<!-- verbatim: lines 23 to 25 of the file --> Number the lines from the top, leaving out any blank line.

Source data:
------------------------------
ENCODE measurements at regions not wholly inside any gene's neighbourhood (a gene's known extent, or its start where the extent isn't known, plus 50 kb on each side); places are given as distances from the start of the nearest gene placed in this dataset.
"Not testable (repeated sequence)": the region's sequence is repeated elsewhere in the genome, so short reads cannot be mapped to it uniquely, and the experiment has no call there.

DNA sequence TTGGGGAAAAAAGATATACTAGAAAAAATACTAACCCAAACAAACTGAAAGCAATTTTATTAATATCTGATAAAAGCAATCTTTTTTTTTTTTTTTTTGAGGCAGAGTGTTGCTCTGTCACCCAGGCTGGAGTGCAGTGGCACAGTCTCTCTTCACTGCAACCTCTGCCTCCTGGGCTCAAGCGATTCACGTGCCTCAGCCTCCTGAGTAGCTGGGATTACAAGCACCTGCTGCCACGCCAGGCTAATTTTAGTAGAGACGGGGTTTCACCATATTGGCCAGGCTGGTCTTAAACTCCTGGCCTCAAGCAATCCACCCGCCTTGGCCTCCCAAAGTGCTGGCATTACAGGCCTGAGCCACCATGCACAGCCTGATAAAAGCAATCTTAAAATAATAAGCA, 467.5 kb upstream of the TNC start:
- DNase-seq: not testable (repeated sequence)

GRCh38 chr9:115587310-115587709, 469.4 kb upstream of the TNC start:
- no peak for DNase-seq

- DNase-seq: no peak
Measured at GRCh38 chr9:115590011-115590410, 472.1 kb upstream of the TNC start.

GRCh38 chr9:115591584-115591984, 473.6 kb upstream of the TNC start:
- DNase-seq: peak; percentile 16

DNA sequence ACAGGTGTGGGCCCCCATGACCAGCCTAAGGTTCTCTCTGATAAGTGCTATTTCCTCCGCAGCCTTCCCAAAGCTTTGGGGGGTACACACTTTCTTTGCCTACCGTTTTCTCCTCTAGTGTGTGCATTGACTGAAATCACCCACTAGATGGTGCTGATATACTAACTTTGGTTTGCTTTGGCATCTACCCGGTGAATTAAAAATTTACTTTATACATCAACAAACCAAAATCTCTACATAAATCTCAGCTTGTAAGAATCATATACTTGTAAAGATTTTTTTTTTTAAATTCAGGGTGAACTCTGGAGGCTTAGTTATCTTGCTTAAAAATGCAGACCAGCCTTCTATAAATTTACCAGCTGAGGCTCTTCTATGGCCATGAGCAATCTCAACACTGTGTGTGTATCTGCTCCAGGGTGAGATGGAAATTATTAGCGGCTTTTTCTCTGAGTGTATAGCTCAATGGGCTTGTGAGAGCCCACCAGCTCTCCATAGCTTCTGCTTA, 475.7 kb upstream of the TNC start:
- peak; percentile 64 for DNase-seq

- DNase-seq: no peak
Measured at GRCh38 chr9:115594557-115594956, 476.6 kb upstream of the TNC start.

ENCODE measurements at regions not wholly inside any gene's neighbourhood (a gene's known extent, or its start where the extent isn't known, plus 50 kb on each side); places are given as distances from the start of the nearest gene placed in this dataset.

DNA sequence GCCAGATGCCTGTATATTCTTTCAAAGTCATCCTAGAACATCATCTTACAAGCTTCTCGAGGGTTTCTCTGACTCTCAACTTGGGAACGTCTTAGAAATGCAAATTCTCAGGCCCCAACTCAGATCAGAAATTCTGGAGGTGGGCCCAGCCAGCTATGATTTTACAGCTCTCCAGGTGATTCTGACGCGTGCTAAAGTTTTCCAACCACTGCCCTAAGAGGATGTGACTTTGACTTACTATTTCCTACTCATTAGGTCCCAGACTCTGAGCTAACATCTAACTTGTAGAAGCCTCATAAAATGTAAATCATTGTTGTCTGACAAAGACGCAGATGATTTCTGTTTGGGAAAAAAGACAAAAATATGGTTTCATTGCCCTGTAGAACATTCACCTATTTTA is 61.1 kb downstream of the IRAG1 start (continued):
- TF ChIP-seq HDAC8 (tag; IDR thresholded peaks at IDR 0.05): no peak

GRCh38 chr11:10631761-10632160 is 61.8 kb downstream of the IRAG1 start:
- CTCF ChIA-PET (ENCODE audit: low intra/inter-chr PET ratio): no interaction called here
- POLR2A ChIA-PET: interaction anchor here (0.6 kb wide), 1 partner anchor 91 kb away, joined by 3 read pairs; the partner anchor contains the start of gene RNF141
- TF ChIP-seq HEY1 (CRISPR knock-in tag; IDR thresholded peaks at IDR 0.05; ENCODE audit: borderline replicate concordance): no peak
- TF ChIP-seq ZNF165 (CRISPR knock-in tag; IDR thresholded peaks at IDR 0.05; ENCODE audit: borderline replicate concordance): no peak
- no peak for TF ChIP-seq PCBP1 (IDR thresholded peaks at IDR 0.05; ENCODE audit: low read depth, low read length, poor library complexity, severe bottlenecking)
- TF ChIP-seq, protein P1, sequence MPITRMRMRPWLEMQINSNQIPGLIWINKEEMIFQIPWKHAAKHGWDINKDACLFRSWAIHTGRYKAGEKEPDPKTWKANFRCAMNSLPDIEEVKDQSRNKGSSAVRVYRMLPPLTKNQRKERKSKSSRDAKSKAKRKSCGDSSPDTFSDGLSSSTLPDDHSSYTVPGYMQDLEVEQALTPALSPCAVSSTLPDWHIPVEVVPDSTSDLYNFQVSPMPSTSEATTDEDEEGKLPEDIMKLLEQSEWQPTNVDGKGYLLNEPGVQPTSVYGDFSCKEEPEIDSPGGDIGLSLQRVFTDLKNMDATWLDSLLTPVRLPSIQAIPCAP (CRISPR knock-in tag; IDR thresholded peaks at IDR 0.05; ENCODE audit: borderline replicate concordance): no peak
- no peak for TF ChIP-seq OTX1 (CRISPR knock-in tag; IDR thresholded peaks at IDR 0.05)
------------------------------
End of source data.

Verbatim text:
- no peak for TF ChIP-seq PCBP1 (IDR thresholded peaks at IDR 0.05; ENCODE audit: low read depth, low read length, poor library complexity, severe bottlenecking)
- TF ChIP-seq, protein P1, sequence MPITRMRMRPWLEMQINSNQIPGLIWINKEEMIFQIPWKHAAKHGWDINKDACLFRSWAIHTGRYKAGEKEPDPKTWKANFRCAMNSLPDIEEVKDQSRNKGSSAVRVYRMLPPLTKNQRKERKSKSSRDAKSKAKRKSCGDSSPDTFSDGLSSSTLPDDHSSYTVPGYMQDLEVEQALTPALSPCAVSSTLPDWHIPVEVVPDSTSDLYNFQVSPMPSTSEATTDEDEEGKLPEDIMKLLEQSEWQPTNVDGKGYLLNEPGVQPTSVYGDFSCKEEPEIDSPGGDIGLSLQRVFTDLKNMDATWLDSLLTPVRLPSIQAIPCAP (CRISPR knock-in tag; IDR thresholded peaks at IDR 0.05; ENCODE audit: borderline replicate concordance): no peak
- no peak for TF ChIP-seq OTX1 (CRISPR knock-in tag; IDR thresholded peaks at IDR 0.05)